The caretaker PM responded to yesterday’s challenge with a condition – she would meet with Suthep if he ended anti-government protests and allowed the uncompleted national election to go ahead.
“If Khun Yingluck really wants to find a solution through talks, I ask her to make an appointment for a one-on-one meeting with me in an open setting,” Suthep told reporters. “The talks should be broadcast live on TV so that the people know what is going on.”
Suthep, secretary general of the People’s Democratic Reform Committee, said the talks should be for the good of the country and not for personal benefit.
He said he would not take part in them if former prime minister Thaksin Shinawatra benefited.
The veteran politician had earlier said he would only talk to Thaksin, Yingluck’s elder brother, whom he accused of being behind rampant corruption and abuse of power.
Suthep leads a protest movement that aims to bring down the so-called Thaksin regime.
Yingluck said she was in favour of negotiations if they were constitutional.
She asked Suthep whether he was ready to end the protest to pave the way for the election.
“Something important that everyone wants is an end to the protests and the election to go ahead,” she said from Chiang Mai.
“If not, we can’t tell the world community how we will maintain democracy.
“This is the main point we have to stick to. I agree in principle to peaceful negotiation.”
PDRC spokesman Akanat Promphan said the prime minister should not have placed a condition on the talks going ahead if she was sincere. “It seems she does not want the talks to happen,” he said.
The ruling Pheu Thai Party accused Suthep of having ulterior motives for demanding one-on-one talks broadcast live.
“In principle, such talks must be held in secret,” Pheu Thai spokesman Prompong Nopparit said.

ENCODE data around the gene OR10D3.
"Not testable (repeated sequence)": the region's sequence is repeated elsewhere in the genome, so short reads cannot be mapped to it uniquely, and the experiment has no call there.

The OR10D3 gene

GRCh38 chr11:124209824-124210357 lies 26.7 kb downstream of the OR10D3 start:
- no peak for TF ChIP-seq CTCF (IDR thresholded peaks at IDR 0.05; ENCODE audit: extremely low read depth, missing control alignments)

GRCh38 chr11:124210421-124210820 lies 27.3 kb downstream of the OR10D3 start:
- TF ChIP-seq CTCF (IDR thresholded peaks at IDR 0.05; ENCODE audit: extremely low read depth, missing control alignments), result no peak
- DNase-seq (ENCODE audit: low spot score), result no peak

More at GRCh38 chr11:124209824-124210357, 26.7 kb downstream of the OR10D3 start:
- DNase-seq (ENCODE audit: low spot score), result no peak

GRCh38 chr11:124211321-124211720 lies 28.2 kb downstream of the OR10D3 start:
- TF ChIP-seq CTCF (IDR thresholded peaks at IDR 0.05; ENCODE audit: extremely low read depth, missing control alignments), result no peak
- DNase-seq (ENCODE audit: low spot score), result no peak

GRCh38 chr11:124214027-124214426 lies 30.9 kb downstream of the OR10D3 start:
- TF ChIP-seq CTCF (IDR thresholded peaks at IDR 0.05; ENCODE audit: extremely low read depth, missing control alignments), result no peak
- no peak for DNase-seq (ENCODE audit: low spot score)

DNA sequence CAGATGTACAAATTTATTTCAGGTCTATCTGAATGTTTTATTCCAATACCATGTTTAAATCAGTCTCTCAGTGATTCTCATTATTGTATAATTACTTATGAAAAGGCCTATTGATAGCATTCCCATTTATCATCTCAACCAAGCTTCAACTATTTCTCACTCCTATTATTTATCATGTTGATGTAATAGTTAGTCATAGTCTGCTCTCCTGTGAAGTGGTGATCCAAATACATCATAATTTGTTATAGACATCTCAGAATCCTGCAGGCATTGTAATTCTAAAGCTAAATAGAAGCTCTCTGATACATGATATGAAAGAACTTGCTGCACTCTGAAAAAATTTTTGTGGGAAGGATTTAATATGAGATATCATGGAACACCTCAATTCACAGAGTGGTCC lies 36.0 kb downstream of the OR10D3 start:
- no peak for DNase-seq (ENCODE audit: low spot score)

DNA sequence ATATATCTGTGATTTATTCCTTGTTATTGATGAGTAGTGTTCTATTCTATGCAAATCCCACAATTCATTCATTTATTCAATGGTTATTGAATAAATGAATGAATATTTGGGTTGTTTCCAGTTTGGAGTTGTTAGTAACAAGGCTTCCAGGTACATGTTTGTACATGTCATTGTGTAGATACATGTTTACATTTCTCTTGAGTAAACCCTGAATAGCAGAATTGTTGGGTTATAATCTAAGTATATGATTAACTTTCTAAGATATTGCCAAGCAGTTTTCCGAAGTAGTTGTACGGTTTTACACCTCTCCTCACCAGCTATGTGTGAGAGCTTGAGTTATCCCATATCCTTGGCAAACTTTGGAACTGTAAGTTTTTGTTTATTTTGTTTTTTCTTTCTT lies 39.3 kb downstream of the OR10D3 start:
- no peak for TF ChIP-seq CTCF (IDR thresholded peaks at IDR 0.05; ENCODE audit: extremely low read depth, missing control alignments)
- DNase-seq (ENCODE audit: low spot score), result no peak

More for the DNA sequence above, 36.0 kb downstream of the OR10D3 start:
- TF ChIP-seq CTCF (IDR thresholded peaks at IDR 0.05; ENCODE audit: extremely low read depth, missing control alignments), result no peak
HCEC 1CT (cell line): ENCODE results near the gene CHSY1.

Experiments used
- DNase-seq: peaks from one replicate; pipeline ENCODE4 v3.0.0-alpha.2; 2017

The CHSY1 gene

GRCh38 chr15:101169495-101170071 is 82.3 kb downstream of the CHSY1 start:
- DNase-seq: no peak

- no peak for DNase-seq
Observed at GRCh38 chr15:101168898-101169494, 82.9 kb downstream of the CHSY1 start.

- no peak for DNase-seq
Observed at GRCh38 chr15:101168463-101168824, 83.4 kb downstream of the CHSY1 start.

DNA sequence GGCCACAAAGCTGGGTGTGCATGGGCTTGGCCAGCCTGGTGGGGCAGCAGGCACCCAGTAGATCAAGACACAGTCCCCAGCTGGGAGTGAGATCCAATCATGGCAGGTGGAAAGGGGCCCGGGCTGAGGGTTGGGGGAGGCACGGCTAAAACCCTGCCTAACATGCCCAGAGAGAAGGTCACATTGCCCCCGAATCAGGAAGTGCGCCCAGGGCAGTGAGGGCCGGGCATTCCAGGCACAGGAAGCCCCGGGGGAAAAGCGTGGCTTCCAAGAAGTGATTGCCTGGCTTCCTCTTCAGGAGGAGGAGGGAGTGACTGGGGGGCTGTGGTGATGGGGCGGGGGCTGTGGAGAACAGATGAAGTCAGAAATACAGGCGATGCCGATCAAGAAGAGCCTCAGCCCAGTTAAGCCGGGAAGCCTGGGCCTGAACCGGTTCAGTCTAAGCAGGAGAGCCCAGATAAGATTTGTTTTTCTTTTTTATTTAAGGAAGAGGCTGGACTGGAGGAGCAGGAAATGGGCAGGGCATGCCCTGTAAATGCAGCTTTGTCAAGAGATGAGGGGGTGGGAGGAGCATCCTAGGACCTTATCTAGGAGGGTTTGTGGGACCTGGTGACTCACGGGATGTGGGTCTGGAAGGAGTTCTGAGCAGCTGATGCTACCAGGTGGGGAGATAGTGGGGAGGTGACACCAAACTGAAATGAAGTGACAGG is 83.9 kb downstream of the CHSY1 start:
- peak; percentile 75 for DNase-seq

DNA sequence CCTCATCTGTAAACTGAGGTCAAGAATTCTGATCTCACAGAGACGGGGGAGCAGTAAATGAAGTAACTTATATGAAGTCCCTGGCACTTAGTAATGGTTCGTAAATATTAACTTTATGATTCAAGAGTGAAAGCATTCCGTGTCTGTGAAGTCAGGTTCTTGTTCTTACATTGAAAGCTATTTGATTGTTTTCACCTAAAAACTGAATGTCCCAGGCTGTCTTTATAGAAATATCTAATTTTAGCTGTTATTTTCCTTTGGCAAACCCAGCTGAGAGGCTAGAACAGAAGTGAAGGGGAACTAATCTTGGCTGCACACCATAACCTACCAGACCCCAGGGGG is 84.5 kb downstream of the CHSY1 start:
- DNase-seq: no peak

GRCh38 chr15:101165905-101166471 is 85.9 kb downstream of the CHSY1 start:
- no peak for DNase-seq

“Suthep’s offer looks as though he wants to have a political debate broadcast live on TV. This would create more problems than lead to a solution.”
International organisations yesterday voiced support for talks between both sides.
United Nations Secretary-General Ban Ki-moon again offered to help find a solution to the political crisis. He “expresses his readiness to assist Thailand and the Thai people in any way possible”, his spokesman said.
Ban’s statement came shortly after caretaker Foreign Minister Surapong Tovichakchaikul said he would seek the UN secretary-general’s assistance. Surapong said he had spoken with Ban to discuss ways out of the political crisis.
Ban has offered his assistance to Thailand on several occasions – including during separate talks with Yingluck and former opposition leader Abhisit Vejjajiva – to end the worsening political violence, which has claimed at least 22 lives including four children.
His spokesman quoted Ban as urging the warring parties to engage in dialogue as soon as possible in a meaningful and inclusive way while advancing genuine reform.
Meanwhile, the European Union joined other international bodies in expressing deep concern over the situation in Thailand, saying the death of young children was particularly disturbing.
Catherine Ashton, the EU’s high representative of the Union for Foreign Affairs and Security Policy, expressed her deepest sympathy to the families of the victims.
She called on all stakeholders involved in the conflict to act with the utmost restraint to prevent any further violence.
“She reiterates her urgent call for a dialogue leading to a lasting political solution based on democratic principles,” Ashton’s spokesman said.